Index Choice and Parameter Sniffing


Rounding out a few posts about SQL Server’s choice of one or more indexes depending on the cardinality estimates of literal values.

Today we’re going to look at how indexes can contribute to parameter sniffing issues.

It’s Friday and I try to save the real uplifting stuff for these posts.


Here’s our stored procedure! A real beaut, as they say.

Here are the indexes we currently have.

Looking at these, it’s pretty easy to imagine scenarios where one or the other might be chosen.

Heck, even a dullard like myself could figure it out.

Rare Score

Running the procedure for an uncommon score, we get a tidy little loopy little plan.

It’s hard to hate a plan that sinishes in 59ms

Of course, that plan applied to a less common score results in tomfoolery of the highest order.

Lowest order?

I’m not sure.

Except when it takes 14 seconds.

In both of these queries, we used our “smooth” index.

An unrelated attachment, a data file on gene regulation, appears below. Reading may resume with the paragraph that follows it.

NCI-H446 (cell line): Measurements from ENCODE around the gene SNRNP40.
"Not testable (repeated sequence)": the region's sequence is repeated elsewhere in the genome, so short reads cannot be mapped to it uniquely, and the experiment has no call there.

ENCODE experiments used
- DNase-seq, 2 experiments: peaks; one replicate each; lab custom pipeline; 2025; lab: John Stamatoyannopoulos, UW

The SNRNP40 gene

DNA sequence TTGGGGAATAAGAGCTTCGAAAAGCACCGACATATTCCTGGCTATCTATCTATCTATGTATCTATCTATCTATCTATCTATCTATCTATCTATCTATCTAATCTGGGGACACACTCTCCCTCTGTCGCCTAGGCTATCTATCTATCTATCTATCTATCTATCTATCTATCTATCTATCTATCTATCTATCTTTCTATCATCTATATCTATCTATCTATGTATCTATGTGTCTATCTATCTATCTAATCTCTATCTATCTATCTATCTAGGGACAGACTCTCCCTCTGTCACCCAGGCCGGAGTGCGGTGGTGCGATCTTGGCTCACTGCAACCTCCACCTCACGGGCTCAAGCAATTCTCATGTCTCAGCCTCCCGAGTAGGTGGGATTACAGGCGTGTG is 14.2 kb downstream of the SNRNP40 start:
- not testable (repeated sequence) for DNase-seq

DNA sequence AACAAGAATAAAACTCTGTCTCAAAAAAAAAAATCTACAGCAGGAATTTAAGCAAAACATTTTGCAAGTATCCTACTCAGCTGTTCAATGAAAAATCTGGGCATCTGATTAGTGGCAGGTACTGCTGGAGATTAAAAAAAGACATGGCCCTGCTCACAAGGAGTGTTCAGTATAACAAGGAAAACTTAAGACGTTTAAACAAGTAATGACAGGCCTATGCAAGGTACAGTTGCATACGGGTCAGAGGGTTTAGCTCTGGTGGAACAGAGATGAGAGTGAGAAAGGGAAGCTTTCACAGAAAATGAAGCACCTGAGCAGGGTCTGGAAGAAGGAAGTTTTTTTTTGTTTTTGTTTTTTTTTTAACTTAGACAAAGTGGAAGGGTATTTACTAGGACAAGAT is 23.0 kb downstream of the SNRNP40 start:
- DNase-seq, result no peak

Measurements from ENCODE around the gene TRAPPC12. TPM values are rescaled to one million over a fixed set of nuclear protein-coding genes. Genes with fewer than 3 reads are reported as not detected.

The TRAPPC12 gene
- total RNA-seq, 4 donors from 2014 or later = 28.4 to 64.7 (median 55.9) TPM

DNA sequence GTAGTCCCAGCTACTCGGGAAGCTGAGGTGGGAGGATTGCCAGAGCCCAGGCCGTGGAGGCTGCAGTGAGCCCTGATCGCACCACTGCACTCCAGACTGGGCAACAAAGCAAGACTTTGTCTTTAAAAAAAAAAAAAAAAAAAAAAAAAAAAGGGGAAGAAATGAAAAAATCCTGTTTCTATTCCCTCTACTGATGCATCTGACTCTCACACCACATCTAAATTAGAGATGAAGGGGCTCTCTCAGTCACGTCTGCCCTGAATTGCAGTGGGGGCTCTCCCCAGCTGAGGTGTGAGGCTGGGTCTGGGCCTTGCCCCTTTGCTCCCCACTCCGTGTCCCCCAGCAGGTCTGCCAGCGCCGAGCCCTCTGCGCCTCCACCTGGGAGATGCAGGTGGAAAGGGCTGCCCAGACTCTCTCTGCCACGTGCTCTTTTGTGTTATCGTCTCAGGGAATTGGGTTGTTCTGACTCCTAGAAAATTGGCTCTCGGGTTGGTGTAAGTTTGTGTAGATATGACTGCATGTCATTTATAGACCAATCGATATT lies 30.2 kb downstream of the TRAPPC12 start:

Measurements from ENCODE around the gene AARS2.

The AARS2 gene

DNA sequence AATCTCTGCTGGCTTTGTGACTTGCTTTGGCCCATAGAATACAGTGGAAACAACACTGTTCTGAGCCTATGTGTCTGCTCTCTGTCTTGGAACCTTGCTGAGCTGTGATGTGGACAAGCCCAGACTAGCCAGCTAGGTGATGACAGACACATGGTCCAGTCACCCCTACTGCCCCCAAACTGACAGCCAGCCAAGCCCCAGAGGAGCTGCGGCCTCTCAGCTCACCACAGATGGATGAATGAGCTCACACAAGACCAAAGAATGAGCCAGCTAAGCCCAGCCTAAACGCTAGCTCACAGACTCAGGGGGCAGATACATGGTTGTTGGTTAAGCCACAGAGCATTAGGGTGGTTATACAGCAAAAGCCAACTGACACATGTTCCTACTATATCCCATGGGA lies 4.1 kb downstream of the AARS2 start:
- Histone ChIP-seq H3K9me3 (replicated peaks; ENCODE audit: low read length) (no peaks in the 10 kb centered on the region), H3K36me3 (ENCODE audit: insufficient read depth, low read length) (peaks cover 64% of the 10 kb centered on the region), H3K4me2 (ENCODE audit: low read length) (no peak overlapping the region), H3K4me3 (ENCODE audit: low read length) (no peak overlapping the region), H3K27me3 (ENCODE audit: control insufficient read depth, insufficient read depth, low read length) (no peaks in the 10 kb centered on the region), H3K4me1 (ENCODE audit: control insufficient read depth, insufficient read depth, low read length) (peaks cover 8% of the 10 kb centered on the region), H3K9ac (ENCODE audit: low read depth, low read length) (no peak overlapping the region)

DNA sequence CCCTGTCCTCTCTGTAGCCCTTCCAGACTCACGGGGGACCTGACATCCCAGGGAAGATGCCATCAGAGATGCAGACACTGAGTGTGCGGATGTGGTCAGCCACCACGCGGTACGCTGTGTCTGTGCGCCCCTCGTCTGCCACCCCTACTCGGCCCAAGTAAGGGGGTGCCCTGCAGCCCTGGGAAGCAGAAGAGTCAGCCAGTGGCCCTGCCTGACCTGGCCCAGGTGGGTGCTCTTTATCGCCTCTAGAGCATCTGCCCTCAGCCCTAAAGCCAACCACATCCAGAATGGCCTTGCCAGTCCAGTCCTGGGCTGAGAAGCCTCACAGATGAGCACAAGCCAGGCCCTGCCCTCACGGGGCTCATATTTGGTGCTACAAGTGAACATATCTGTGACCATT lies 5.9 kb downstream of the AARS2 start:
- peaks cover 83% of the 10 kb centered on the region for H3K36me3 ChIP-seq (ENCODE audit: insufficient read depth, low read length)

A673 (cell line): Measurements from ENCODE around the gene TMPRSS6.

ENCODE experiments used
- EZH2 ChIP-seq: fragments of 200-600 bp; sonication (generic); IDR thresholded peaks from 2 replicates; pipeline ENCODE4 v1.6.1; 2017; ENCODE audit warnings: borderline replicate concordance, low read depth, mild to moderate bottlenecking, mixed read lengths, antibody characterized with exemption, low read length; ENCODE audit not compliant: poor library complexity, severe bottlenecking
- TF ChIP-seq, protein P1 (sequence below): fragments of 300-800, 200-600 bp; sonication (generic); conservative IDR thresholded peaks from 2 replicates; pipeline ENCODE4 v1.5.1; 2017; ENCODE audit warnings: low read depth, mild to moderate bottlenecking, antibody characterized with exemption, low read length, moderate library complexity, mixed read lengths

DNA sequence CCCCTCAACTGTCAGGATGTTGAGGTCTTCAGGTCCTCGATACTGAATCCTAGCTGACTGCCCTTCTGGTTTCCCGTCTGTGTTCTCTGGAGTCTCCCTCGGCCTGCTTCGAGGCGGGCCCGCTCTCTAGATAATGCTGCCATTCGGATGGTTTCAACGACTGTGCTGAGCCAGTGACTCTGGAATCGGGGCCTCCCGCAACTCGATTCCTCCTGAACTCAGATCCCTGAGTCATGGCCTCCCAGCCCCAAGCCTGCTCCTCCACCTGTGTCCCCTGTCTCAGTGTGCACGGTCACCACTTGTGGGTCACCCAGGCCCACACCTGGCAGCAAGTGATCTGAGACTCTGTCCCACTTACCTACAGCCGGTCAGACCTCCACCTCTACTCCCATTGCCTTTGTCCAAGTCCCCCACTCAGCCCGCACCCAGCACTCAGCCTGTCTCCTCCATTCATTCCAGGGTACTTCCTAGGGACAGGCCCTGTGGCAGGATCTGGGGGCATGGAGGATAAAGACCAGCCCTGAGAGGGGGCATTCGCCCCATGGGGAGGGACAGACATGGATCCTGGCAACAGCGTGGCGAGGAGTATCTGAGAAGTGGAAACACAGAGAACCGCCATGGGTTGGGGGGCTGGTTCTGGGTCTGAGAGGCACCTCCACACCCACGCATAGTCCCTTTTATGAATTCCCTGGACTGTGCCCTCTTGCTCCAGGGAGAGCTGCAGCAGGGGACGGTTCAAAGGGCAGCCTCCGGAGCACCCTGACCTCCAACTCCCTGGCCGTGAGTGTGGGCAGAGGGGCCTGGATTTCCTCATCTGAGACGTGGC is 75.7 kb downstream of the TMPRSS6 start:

Who created that thing? We don’t know. It’s been there since the 90s.

Sloane Square

If we recompile, and start with 0 first, we get a uh…

Well darnit

We get an equally little loopy little plan.

The difference? Join order, and now we use our chunky index.

Running our proc for the uncommon value…

Don’t make fun of me later.

Well, that doesn’t turn out so bad either.

Pound Sand

When you’re troubleshooting parameter sniffing, the plans might not be totally different.

Sometimes a subtle change of index usage can really throw gas on things.

It’s also a good example of how Key Lookups aren’t always a huge problem.

Both plans had them, just in different places.

Which one is bad?

It would be hard to figure out if one is good or bad in estimated or cached plans.

Especially because they only tell you compile time parameters, and not runtime parameters.

Neither one is a good time parameter.

Thanks for reading!

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